Jhpiego captures trio of awards in global competition

Three low-cost, innovative global health projects designed to help save the lives of women and newborns won top awards for Jhpiego this summer at the prestigious Saving Lives at Birth: A Grand Challenge for Development competition.

The trio of award-winning projects, including a device engineered through Jhpiego's partnership with the Johns Hopkins Center for Bioengineering Innovation and Design, beat out a field of 500 entrants from 60 countries in the competition, which was sponsored by the U.S. Agency for International Development, the Bill & Melinda Gates Foundation, Grand Challenges Canada, the United Kingdom's Department for International Development, and the government of Norway.

The funders sponsored the competition with the goal of creating a community of innovators who could spur development of strategies that can have a significant impact on reducing the more than 250,000 childbirth-related deaths that occur each year, most in the developing world.

Of the 65 finalists that competed in Seattle, only 12 were selected for grants. Jhpiego, an international nonprofit health organization affiliated with Johns Hopkins University, was the only organization that won for more than one application.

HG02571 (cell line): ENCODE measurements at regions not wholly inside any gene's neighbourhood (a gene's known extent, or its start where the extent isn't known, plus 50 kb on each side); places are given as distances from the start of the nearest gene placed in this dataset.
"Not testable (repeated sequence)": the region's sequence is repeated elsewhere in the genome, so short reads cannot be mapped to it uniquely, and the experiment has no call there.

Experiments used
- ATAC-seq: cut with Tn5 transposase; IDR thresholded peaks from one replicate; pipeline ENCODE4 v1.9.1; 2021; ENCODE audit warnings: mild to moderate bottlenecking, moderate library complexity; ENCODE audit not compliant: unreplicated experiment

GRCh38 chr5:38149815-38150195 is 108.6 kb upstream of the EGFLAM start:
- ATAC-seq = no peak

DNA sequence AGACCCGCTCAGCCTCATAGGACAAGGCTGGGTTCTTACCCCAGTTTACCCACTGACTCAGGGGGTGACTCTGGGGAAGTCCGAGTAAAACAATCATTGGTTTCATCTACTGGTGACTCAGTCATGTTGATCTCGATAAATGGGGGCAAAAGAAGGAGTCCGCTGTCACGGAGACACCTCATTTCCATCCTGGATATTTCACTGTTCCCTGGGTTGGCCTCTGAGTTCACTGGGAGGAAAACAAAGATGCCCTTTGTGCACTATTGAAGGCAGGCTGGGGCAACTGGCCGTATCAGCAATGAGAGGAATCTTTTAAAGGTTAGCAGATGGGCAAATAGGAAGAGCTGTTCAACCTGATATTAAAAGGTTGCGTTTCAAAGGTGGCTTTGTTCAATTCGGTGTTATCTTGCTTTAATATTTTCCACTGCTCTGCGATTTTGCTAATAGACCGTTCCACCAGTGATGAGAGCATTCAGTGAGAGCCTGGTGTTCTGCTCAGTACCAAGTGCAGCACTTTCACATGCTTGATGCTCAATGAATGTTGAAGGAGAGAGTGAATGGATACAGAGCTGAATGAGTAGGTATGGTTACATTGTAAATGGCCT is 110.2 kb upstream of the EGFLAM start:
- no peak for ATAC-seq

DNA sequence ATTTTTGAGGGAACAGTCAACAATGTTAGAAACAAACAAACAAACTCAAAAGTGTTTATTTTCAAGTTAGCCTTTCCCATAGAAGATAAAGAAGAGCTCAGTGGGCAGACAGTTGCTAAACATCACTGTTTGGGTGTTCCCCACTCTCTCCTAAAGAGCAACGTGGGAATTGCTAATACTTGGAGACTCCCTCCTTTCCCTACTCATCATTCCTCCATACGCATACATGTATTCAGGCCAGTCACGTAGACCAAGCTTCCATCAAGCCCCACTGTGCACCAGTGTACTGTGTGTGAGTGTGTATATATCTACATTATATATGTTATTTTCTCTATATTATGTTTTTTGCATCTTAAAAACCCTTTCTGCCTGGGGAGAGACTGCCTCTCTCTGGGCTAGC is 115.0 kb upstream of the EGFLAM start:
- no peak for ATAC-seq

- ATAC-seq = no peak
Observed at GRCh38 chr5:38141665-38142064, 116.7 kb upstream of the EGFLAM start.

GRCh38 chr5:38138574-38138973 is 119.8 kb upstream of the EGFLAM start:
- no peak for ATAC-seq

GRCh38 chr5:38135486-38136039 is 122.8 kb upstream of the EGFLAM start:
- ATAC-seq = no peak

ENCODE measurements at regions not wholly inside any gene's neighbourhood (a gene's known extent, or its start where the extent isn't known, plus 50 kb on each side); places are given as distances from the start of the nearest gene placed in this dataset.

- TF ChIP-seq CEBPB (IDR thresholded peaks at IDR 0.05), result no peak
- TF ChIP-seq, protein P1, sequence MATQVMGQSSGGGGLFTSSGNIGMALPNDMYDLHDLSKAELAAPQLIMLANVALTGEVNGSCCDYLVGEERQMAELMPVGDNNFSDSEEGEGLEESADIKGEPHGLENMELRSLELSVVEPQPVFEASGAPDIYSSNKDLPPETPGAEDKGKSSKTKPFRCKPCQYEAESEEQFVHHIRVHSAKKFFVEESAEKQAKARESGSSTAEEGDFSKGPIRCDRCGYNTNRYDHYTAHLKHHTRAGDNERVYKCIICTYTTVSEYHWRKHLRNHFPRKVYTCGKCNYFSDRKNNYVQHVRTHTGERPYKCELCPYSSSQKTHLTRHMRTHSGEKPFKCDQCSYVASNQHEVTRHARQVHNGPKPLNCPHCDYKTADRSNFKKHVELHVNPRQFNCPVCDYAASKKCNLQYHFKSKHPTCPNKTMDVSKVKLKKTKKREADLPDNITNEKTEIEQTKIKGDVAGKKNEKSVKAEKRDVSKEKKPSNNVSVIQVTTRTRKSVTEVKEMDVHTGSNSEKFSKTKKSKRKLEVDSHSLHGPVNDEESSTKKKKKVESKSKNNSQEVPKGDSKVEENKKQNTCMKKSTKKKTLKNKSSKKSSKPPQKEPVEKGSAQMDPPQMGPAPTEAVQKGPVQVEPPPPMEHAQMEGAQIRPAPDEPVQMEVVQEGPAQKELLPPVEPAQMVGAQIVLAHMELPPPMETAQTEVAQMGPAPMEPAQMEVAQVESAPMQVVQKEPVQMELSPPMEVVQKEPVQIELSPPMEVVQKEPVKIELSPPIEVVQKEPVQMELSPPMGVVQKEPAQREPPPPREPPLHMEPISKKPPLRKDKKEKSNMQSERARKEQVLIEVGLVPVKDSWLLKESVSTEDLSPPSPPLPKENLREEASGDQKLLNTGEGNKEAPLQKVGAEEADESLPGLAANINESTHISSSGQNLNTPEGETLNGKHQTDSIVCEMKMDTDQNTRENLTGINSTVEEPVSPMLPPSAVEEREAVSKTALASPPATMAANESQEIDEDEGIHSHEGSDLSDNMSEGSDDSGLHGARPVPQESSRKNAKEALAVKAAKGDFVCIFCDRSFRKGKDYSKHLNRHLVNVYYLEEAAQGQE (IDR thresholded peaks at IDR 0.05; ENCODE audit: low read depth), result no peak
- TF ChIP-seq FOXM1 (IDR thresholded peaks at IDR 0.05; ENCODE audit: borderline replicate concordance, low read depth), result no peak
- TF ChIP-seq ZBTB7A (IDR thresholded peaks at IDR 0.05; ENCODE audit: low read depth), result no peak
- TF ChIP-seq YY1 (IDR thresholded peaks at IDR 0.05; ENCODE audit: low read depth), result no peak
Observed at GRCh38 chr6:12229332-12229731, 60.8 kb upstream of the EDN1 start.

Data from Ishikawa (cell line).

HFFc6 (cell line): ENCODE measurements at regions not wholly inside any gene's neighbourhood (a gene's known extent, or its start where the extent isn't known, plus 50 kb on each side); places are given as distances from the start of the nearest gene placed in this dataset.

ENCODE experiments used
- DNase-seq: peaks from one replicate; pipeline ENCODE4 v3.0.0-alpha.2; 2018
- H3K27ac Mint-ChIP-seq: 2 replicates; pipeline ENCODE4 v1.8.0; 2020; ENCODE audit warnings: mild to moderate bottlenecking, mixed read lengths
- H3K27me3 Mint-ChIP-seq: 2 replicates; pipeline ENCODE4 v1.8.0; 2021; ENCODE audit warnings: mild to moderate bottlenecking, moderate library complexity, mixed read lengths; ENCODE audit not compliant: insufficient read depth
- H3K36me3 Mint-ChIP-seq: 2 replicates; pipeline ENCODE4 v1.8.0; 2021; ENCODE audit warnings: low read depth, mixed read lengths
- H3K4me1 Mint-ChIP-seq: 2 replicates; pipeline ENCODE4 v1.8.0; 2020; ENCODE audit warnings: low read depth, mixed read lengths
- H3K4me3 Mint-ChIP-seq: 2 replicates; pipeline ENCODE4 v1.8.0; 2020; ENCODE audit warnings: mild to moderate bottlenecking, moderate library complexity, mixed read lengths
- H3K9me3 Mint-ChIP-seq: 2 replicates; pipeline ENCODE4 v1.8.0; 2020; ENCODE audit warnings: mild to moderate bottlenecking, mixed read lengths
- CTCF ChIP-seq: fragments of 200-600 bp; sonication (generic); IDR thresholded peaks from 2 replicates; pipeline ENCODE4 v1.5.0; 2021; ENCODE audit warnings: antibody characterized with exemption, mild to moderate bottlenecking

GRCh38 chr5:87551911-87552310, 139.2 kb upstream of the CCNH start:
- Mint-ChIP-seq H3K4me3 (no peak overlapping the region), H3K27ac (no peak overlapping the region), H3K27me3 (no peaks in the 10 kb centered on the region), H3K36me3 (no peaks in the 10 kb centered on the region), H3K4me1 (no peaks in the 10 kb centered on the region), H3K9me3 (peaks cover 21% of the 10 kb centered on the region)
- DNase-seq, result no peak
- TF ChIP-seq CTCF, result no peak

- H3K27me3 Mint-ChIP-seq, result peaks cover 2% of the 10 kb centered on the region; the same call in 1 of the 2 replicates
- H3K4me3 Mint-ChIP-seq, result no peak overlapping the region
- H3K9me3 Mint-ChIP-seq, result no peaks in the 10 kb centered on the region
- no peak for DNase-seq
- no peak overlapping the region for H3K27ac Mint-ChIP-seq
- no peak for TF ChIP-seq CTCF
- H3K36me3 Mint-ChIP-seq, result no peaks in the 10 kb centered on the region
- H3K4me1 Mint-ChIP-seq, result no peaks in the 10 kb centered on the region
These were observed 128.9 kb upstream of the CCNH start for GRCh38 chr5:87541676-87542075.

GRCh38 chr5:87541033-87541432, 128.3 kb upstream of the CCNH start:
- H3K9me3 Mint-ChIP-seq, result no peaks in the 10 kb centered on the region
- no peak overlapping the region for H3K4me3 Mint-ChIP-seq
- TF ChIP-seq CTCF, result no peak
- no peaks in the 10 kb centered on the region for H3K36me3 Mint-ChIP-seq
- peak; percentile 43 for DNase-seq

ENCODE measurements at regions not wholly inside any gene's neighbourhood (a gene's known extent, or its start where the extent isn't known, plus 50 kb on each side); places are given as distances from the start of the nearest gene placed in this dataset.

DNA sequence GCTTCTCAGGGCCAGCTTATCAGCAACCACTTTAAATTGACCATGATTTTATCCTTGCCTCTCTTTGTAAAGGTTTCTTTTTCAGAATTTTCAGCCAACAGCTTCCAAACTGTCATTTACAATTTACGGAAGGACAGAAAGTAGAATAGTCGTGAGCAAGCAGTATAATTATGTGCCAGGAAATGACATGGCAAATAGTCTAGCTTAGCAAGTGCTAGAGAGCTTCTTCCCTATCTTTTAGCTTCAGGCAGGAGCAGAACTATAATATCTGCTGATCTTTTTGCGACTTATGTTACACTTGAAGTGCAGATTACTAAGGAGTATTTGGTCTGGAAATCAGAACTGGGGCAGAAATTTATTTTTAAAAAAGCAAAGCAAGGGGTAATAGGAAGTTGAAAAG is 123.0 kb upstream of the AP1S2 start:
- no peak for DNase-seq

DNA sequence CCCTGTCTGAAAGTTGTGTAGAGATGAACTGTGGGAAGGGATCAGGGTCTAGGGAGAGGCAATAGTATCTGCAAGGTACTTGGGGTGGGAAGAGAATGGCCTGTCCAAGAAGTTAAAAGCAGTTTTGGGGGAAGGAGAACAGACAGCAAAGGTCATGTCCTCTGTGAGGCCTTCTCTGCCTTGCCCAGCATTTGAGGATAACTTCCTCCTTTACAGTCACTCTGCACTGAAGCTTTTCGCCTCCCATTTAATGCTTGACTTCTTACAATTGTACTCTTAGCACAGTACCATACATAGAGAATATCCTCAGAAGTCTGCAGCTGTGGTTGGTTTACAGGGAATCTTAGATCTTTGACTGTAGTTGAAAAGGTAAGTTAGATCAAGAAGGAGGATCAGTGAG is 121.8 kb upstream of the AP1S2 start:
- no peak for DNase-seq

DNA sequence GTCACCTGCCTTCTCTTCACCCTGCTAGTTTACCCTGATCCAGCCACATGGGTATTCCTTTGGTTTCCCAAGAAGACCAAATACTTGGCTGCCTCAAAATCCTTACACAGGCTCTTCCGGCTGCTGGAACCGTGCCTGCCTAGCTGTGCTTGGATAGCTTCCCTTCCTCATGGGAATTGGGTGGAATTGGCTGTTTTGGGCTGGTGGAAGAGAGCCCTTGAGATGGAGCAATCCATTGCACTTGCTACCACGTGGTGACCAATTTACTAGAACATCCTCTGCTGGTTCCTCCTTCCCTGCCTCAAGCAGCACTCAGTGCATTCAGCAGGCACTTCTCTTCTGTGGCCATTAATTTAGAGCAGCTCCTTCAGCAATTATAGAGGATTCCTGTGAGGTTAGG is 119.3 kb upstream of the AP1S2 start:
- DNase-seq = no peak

Jhpiego's trio of wins represents health care innovation, engineering design, and public health field experience. The projects adapt cellphone technology to devise a noninvasive screening device (designed by CBID undergraduates) for anemia, which accounts for 700,000 deaths a year; create an easier-to-use, less costly model to teach health care providers how to insert an intrauterine contraceptive device after birth and increase access to family planning; and develop a program to equip frontline health care workers at the periphery of the health system with the skills to prevent the leading causes of childbirth-related deaths for women and newborns.

Harshad Sanghvi, vice president and medical director of Jhpiego, says that the organization's success was a recognition of Jhpiego's global health leadership over four decades, a unique collaboration with "exemplary" partners—the Johns Hopkins Department of Biomedical Engineering's CBID program and Laerdal Global Health—and a comprehensive approach to saving the lives of women and newborns. The projects illustrate a continuum of care that begins before a woman gives birth, continues through the day of birth to ensure mother and newborn survive, and follows both to help a family safely plan and space a subsequent pregnancy so all are healthy and thrive.

"Jhpiego, through its work over 40 years and in more than 120 countries, has a very deep understanding of the needs of women and families," says Sanghvi, who leads Jhpiego's Innovations Unit. "We are demonstrating here the significant, comprehensive approaches that will work within communities at the most basic level."

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